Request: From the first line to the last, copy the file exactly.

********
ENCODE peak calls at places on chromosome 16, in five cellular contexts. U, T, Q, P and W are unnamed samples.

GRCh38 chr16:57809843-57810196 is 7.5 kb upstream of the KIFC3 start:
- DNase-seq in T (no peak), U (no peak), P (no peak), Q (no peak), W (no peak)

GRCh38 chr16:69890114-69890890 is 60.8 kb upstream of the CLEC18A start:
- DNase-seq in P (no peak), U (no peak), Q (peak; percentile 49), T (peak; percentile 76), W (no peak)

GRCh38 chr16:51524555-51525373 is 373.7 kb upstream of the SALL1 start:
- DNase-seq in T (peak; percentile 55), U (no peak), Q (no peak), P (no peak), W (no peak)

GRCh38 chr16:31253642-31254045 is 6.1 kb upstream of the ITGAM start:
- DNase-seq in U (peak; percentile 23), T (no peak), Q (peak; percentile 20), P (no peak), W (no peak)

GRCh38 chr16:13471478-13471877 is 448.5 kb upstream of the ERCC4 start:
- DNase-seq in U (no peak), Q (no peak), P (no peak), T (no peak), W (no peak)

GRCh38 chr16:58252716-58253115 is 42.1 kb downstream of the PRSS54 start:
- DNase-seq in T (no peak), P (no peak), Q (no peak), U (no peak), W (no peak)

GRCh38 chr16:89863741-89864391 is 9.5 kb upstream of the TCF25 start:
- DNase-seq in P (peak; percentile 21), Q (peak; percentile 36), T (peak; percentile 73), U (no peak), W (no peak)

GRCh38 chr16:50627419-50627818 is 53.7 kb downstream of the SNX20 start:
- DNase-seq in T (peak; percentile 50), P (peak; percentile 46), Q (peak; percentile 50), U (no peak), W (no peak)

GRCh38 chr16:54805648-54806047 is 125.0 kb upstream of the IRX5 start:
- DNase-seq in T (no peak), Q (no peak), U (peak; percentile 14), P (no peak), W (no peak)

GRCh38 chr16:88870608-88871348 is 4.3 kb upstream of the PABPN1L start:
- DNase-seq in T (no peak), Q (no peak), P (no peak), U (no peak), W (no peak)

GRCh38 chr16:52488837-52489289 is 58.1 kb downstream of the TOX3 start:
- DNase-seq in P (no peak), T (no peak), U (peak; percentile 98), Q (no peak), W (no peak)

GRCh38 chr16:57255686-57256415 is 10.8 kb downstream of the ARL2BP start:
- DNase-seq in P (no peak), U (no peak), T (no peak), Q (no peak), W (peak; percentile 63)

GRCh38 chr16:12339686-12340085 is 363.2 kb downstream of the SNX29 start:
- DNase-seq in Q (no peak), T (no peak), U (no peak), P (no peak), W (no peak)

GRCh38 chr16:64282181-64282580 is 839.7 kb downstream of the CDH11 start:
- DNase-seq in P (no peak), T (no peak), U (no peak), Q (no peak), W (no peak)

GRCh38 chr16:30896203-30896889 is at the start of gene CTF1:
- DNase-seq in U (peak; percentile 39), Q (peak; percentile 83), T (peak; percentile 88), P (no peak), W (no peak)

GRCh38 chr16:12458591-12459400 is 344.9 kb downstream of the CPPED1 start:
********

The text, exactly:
ENCODE peak calls at places on chromosome 16, in five cellular contexts. U, T, Q, P and W are unnamed samples.

GRCh38 chr16:57809843-57810196 is 7.5 kb upstream of the KIFC3 start:
- DNase-seq in T (no peak), U (no peak), P (no peak), Q (no peak), W (no peak)

GRCh38 chr16:69890114-69890890 is 60.8 kb upstream of the CLEC18A start:
- DNase-seq in P (no peak), U (no peak), Q (peak; percentile 49), T (peak; percentile 76), W (no peak)

GRCh38 chr16:51524555-51525373 is 373.7 kb upstream of the SALL1 start:
- DNase-seq in T (peak; percentile 55), U (no peak), Q (no peak), P (no peak), W (no peak)

GRCh38 chr16:31253642-31254045 is 6.1 kb upstream of the ITGAM start:
- DNase-seq in U (peak; percentile 23), T (no peak), Q (peak; percentile 20), P (no peak), W (no peak)

GRCh38 chr16:13471478-13471877 is 448.5 kb upstream of the ERCC4 start:
- DNase-seq in U (no peak), Q (no peak), P (no peak), T (no peak), W (no peak)

GRCh38 chr16:58252716-58253115 is 42.1 kb downstream of the PRSS54 start:
- DNase-seq in T (no peak), P (no peak), Q (no peak), U (no peak), W (no peak)

GRCh38 chr16:89863741-89864391 is 9.5 kb upstream of the TCF25 start:
- DNase-seq in P (peak; percentile 21), Q (peak; percentile 36), T (peak; percentile 73), U (no peak), W (no peak)

GRCh38 chr16:50627419-50627818 is 53.7 kb downstream of the SNX20 start:
- DNase-seq in T (peak; percentile 50), P (peak; percentile 46), Q (peak; percentile 50), U (no peak), W (no peak)

GRCh38 chr16:54805648-54806047 is 125.0 kb upstream of the IRX5 start:
- DNase-seq in T (no peak), Q (no peak), U (peak; percentile 14), P (no peak), W (no peak)

GRCh38 chr16:88870608-88871348 is 4.3 kb upstream of the PABPN1L start:
- DNase-seq in T (no peak), Q (no peak), P (no peak), U (no peak), W (no peak)

GRCh38 chr16:52488837-52489289 is 58.1 kb downstream of the TOX3 start:
- DNase-seq in P (no peak), T (no peak), U (peak; percentile 98), Q (no peak), W (no peak)

GRCh38 chr16:57255686-57256415 is 10.8 kb downstream of the ARL2BP start:
- DNase-seq in P (no peak), U (no peak), T (no peak), Q (no peak), W (peak; percentile 63)

GRCh38 chr16:12339686-12340085 is 363.2 kb downstream of the SNX29 start:
- DNase-seq in Q (no peak), T (no peak), U (no peak), P (no peak), W (no peak)

GRCh38 chr16:64282181-64282580 is 839.7 kb downstream of the CDH11 start:
- DNase-seq in P (no peak), T (no peak), U (no peak), Q (no peak), W (no peak)

GRCh38 chr16:30896203-30896889 is at the start of gene CTF1:
- DNase-seq in U (peak; percentile 39), Q (peak; percentile 83), T (peak; percentile 88), P (no peak), W (no peak)

GRCh38 chr16:12458591-12459400 is 344.9 kb downstream of the CPPED1 start: